Sonic Generations, at first glance, is Sega’s attempt at appealing to two demographics it had lost long ago: the veterans who loved the 2D installments on the Genesis, and the middle range who liked the Dreamcast games but tired of the constant cast additions, gimmicks and general lack of focus.
There are three things wrong with that assessment.
One: those 2D fans? They weren’t abandoned. Though Sonic 4: Episode One was not well-received, there have been some wonderful installments on the DS (like Rush and Rush Adventure), and Sega had been releasing 2D games on the GBA and, before that, the Neo-Geo Pocket Color. Sure, there weren’t console installments, but they put the gameplay on a platform where it made sense.
Two: the 3D demographic? Last year’s Sonic Colors was a return to form for the series, so those crying for redemption just aren’t paying attention.
Three? This is the important one. Sonic Generations isn’t a celebration of the original games’ fun. Yes, it’s there, and when you play as original Sonic in the new game, it feels very similar. Then, though, you play the same level as modern Sonic, and it clicks: this game is supposed to highlight and explain the direction the series has gone in for the last decade.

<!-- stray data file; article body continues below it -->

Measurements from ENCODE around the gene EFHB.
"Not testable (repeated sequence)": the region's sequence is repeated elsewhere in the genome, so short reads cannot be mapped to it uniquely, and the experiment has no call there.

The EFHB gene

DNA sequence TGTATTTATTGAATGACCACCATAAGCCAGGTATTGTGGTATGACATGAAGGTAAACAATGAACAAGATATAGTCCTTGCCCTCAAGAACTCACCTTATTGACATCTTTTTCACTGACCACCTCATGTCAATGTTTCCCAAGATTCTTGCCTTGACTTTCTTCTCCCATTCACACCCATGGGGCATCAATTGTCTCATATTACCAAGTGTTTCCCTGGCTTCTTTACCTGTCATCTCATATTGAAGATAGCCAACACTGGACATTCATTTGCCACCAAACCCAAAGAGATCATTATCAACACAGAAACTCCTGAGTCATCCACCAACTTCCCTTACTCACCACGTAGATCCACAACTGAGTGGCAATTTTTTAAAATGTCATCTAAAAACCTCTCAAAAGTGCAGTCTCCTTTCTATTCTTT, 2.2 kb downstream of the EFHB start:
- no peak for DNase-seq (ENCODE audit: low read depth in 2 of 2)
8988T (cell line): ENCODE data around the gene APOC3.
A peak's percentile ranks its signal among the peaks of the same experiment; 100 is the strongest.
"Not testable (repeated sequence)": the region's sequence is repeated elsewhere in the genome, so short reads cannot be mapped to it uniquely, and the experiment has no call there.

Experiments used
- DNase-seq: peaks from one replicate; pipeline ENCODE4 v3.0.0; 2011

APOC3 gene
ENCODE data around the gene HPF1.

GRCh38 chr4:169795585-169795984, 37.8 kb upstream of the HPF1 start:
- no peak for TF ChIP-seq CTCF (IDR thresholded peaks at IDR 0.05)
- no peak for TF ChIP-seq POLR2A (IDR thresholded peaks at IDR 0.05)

See, the modern segments aren’t fully-3D levels. They mix the 2D gameplay in with the 3D, and many of the 3D segments are purely a perspective change with no lateral movement. It’s similar to the way Sonic Colors fixed the series: by infusing it with what worked in the originals.
We only saw a few levels, but the visuals are nice and the soundtrack is fun as always. We just wonder how it will hold up, and if the two will interact in interesting ways. If things build up to some crazy finish, that would be great. (Possibly something reminiscent of the final levels of Sonic Adventure 2.)
Sonic Generations releases November 22 for PS3, 360 and 3DS.